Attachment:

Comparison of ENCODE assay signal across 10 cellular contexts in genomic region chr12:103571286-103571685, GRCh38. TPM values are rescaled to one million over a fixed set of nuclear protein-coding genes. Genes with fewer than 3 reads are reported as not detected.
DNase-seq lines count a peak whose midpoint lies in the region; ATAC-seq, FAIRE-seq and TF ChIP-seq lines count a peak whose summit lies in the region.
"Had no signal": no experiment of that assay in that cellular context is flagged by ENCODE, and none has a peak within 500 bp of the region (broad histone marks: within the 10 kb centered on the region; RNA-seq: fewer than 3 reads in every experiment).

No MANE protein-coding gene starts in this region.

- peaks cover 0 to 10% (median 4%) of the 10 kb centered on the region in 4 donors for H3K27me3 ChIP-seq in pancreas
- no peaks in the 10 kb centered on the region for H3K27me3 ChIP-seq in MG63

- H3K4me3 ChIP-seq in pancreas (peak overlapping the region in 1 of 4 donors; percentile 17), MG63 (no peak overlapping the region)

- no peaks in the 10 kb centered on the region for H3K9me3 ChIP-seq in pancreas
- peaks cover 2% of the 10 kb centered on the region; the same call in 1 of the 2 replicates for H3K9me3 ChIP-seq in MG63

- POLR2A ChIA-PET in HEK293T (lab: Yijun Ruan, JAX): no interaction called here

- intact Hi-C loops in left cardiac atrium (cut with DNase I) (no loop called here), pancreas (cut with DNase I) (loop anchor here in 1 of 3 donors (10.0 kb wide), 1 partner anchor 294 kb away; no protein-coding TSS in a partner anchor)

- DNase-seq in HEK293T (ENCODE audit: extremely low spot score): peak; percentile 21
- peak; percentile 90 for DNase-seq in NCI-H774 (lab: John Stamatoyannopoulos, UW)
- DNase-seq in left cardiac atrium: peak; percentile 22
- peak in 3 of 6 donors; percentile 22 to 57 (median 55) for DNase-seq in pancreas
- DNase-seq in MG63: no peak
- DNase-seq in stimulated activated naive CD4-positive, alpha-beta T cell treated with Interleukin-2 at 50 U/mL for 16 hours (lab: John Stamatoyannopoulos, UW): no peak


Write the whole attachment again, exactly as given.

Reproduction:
Comparison of ENCODE assay signal across 10 cellular contexts in genomic region chr12:103571286-103571685, GRCh38. TPM values are rescaled to one million over a fixed set of nuclear protein-coding genes. Genes with fewer than 3 reads are reported as not detected.
DNase-seq lines count a peak whose midpoint lies in the region; ATAC-seq, FAIRE-seq and TF ChIP-seq lines count a peak whose summit lies in the region.
"Had no signal": no experiment of that assay in that cellular context is flagged by ENCODE, and none has a peak within 500 bp of the region (broad histone marks: within the 10 kb centered on the region; RNA-seq: fewer than 3 reads in every experiment).

No MANE protein-coding gene starts in this region.

- peaks cover 0 to 10% (median 4%) of the 10 kb centered on the region in 4 donors for H3K27me3 ChIP-seq in pancreas
- no peaks in the 10 kb centered on the region for H3K27me3 ChIP-seq in MG63

- H3K4me3 ChIP-seq in pancreas (peak overlapping the region in 1 of 4 donors; percentile 17), MG63 (no peak overlapping the region)

- no peaks in the 10 kb centered on the region for H3K9me3 ChIP-seq in pancreas
- peaks cover 2% of the 10 kb centered on the region; the same call in 1 of the 2 replicates for H3K9me3 ChIP-seq in MG63

- POLR2A ChIA-PET in HEK293T (lab: Yijun Ruan, JAX): no interaction called here

- intact Hi-C loops in left cardiac atrium (cut with DNase I) (no loop called here), pancreas (cut with DNase I) (loop anchor here in 1 of 3 donors (10.0 kb wide), 1 partner anchor 294 kb away; no protein-coding TSS in a partner anchor)

- DNase-seq in HEK293T (ENCODE audit: extremely low spot score): peak; percentile 21
- peak; percentile 90 for DNase-seq in NCI-H774 (lab: John Stamatoyannopoulos, UW)
- DNase-seq in left cardiac atrium: peak; percentile 22
- peak in 3 of 6 donors; percentile 22 to 57 (median 55) for DNase-seq in pancreas
- DNase-seq in MG63: no peak
- DNase-seq in stimulated activated naive CD4-positive, alpha-beta T cell treated with Interleukin-2 at 50 U/mL for 16 hours (lab: John Stamatoyannopoulos, UW): no peak